Adding a negative feedback trim pot on 5f1

Discussion in 'Amp Tech Center' started by markeyd123, Jan 22, 2020.

  1. markeyd123

    markeyd123 Tele-Meister

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    I recently built the following 5F1 amp based on Doug Hoffman's schematic. This replaced my previous iteration of the amp which utilized a PCB from a tube depot kit. One thing I liked about the tube depot version was the 100k negative feedback trim pot in line with a 22K resistor.

    Hoffman circuit (attached as PDF):
    Screenshot 2020-01-22 at 7.13.46 PM - Edited.png
    Screenshot 2020-01-22 at 7.14.38 PM - Edited.png

    Picture of trim pot on PCB (old version of my build):
    Screenshot 2020-01-22 at 6.57.28 PM - Edited.png
    PCB Schematic is here: https://s3.amazonaws.com/tubedepot-com-production/spree/attached_files/tweed_5f1_schematic.pdf

    It looks like the traces on the PCB (nothing visible on back of PCB, trace-wise) connect the R8 22k resistor to the top lead on the trim pot, then the bottom right lead is connected to the right yellow wire which is the negative feedback wire to the speaker output jack. It appears as if the right side lead on the pot has nothing connected to it. Is that right?

    If that is the case, and I want to add this pot to the Hoffman layout above could I do so by simply placing it between the 22K resistor already on the turret board and the "negative feedback" wire on the diagram. I would connect the top lead of the pot to the 22k resistor, the bottom right to the negative feedback wire, and the bottom left lead connected nothing?

    Thanks.
     

    Attached Files:

  2. Jon Snell

    Jon Snell Tele-Meister

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    "One thing I liked about the tube depot version was the 100k negative feedback trim pot in line with a 22K resistor".
    Yes, wire the pot in series with the 22k to give you standard nfb to 122k minimum nfb.
    Lift one leg of the 22k. Fit the centre or wiper pin of the pot to the original 22k fixing that has been unsoldered with a little fresh solder. Solder the left or anticlockwise leg of the pot to the 22k.
    That will give you your adjustment that you require, increasing the noise level and overall gain of the amplifier.
     
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  3. jimgchord

    jimgchord Tele-Afflicted

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    Seems inconvienent to have it on the board like that
     
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  4. markeyd123

    markeyd123 Tele-Meister

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    I found that I basically set it and forget it. It wasn't something I fiddle with, but I have seen some add a pot to the outside. I have no room for that. I already replaced the fuse position with a switch and moved the fuse down by the tubes.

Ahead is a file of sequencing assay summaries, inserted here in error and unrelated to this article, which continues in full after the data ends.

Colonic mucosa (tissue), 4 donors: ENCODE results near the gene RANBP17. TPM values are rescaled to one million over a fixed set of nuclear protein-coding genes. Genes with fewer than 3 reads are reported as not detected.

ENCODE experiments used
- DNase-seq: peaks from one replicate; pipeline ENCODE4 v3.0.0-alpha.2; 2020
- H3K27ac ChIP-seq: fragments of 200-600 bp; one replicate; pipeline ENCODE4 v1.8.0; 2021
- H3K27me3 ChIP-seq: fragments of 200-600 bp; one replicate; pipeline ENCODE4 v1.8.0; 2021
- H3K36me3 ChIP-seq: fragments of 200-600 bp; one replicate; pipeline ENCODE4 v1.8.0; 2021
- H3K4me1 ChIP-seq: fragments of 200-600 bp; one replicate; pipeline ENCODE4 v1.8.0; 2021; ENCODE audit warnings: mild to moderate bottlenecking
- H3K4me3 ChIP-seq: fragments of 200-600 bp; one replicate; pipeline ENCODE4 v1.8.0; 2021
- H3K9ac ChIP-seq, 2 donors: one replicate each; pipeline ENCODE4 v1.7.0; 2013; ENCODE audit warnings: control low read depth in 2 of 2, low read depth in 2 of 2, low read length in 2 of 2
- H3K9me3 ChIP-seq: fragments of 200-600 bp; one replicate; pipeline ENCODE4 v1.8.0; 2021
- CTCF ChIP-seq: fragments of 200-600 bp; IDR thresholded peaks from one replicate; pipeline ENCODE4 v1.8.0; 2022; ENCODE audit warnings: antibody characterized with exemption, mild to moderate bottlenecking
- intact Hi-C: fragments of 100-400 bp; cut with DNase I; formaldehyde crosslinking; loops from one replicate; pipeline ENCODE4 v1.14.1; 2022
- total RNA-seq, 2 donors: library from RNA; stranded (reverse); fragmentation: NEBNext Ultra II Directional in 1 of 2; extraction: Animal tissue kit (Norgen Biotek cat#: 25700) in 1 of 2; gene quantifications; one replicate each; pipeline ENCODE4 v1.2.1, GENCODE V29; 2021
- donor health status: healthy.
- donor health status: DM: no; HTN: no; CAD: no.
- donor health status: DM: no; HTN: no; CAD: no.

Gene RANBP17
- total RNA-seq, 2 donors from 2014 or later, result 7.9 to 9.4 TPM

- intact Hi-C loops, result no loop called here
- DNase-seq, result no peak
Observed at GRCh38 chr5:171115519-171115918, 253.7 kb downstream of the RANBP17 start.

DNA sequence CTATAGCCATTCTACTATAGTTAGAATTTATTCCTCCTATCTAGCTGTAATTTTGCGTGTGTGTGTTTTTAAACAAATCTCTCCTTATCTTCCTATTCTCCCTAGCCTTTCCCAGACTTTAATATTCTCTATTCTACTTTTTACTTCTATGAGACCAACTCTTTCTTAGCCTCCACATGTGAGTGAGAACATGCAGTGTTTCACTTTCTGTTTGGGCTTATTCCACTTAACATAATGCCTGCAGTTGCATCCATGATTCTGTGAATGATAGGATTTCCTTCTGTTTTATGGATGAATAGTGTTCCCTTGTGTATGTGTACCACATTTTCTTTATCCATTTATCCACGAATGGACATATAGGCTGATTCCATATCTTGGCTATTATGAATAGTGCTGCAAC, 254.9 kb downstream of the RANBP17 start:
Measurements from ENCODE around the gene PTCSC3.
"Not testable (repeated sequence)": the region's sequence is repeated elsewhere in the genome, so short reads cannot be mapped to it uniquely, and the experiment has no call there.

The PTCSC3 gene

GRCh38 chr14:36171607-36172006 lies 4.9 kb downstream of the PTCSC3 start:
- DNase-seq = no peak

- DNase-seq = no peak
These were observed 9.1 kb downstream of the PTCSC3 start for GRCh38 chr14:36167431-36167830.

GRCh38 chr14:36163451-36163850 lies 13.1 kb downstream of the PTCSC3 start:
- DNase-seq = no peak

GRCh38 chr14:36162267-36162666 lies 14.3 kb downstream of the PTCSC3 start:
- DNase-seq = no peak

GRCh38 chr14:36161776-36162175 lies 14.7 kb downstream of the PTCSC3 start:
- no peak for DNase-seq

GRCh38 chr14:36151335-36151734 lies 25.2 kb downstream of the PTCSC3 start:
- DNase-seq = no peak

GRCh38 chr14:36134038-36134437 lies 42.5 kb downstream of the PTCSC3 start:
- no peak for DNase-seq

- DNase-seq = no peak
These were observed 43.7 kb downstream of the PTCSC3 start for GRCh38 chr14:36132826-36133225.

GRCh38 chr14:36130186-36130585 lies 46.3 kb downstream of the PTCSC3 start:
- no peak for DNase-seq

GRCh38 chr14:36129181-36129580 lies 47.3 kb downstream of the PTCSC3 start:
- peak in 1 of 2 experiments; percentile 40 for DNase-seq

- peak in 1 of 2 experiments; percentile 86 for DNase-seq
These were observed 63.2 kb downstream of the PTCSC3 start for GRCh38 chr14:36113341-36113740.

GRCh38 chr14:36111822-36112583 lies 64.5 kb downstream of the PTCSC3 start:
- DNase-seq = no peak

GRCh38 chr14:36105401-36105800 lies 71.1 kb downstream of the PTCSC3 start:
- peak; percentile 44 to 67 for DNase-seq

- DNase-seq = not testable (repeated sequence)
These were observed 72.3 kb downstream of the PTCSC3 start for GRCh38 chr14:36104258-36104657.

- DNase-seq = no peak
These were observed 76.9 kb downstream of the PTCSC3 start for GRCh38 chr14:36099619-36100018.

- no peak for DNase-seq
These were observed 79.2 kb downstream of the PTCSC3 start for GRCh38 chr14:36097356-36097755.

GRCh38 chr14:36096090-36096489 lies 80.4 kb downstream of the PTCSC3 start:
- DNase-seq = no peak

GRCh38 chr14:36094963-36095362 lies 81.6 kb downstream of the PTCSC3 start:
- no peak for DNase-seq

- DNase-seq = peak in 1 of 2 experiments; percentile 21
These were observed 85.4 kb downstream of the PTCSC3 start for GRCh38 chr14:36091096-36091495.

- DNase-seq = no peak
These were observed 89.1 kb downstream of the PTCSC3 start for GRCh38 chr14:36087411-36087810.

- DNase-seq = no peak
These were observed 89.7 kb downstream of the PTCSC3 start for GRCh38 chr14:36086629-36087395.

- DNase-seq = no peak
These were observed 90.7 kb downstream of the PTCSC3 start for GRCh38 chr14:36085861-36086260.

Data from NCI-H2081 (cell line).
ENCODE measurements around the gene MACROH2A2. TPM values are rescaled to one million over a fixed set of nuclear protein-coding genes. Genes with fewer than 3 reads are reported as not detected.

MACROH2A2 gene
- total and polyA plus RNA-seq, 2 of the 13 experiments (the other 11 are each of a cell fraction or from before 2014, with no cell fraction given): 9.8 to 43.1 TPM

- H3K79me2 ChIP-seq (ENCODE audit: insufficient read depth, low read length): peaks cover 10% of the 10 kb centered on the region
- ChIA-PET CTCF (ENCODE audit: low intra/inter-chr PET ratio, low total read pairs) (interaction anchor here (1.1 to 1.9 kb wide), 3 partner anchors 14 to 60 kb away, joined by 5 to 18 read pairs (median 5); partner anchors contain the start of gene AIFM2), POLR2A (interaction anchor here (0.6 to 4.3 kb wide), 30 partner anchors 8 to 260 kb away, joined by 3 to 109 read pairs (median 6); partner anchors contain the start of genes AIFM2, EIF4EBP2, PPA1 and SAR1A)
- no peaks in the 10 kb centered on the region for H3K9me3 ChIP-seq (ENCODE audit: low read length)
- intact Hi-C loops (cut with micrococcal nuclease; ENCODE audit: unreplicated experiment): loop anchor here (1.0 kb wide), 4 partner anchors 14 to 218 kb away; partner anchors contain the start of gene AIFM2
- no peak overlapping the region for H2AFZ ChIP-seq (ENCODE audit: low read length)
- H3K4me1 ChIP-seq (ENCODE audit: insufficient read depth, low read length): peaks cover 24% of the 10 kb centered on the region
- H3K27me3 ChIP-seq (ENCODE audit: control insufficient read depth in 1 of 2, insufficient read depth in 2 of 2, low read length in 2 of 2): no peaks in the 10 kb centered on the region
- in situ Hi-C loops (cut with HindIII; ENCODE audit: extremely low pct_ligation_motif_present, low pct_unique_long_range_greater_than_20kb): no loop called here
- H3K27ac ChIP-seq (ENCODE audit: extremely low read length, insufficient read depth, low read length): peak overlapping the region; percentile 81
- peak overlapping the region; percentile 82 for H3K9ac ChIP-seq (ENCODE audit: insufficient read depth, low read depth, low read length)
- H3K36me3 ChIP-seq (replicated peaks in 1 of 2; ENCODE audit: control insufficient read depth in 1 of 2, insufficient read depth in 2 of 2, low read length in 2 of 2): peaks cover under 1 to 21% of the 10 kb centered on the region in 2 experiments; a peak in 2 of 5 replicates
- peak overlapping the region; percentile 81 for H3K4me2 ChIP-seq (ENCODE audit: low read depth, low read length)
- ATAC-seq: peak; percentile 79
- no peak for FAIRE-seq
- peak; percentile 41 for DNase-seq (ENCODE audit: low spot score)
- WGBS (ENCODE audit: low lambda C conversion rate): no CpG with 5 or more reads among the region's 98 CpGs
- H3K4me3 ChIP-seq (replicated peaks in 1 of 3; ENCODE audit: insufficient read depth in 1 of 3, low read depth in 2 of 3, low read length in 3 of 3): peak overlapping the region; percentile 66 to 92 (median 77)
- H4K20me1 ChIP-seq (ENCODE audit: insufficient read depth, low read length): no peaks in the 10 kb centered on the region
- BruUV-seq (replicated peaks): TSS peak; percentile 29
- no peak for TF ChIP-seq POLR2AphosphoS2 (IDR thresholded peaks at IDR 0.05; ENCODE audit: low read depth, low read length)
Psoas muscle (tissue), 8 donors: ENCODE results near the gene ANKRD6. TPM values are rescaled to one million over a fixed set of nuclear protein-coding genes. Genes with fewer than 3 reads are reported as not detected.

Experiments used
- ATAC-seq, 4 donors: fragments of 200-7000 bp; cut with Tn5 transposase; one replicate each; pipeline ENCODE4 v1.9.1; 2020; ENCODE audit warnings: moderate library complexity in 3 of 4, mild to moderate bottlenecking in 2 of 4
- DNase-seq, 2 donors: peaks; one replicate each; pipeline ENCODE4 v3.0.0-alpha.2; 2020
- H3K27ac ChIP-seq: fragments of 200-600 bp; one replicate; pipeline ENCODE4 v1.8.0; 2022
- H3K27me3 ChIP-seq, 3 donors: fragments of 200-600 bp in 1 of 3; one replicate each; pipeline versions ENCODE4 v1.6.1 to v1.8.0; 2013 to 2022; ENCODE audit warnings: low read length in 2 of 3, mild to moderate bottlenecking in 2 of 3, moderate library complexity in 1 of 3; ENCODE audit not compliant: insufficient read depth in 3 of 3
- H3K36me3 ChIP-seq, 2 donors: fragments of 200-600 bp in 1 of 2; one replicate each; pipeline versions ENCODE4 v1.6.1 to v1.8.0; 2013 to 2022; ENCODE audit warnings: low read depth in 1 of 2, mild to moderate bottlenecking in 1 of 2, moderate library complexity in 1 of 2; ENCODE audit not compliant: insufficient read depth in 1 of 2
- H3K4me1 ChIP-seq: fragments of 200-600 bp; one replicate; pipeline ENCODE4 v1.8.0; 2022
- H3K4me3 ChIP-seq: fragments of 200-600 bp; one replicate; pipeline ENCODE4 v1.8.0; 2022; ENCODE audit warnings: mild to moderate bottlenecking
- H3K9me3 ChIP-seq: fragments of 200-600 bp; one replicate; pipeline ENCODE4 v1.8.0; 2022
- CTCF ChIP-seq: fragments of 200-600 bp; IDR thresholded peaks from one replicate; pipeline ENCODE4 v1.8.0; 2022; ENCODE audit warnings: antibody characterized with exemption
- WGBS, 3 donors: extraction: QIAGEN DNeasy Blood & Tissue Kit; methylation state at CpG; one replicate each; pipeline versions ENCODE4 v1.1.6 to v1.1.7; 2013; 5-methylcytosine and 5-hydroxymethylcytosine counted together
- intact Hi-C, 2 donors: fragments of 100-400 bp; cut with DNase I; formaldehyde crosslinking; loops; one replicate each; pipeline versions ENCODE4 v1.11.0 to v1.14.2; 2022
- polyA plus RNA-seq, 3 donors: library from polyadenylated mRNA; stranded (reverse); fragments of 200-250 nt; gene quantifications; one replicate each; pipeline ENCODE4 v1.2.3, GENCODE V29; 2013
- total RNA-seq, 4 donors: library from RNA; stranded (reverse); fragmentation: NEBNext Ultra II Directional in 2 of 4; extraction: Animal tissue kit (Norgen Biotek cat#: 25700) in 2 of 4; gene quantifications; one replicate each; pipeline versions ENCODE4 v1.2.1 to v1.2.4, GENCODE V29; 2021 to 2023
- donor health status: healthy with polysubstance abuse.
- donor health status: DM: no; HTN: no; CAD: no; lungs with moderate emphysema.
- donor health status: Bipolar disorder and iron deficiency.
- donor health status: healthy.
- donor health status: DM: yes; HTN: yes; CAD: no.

[EDIT]: But now you have me thinking . . .
     
    Last edited: Jan 23, 2020
  5. markeyd123

    markeyd123 Tele-Meister

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    when you say "22k" above I think you intend to refer to the NFB wire going to the output jack instead because you already described soldering the center or wiper leg to the 22k. That would have taken care of the 22k, yes? So your quote should probably read: ". . . Solder the left or anticlockwise leg of the pot to the NFB wire going to the output jack."

    Just to make sure: 1 leg remains disconnected from everything, the leg on top to the 22k, and the other to the wire going to the input jack. You say connect the left leg, but on the PCB it is the right leg of the pot that is soldered to the NFB wire. Does it matter, or is it a case of me confusing my right from left (depends on which way you are looking at i.e. stage right, etc.)?

    Thank you for your help!
     
    Last edited: Jan 23, 2020
  6. markeyd123

    markeyd123 Tele-Meister

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    I also suppose I can splice the pot (or any 100k pot) inline with that wire from the 22k to the input jack, and that would give me the freedom to mount the pot onto the bottom of the chassis or elsewhere . . .
     
  7. Jon Snell

    Jon Snell Tele-Meister

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    Apologies but being dyslexic has its downfalls.
    I am not good at explaining things but yes you have it correct. Placing the pot on the front panel after splicing the nfb lead is what a lot of players have done, gives the added freedom of an adjustment that can be made at will without taking the back off etc.
    Being dyslexic has advantages; I am good at my trade and can repair things other cannot. It allows me powers of observation most haven't got.
     
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  8. markeyd123

    markeyd123 Tele-Meister

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    Thanks, and remember: with great power comes great responsibility. Use your powers for good, and not evil.
     
  9. Jon Snell

    Jon Snell Tele-Meister

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    Of course.
     
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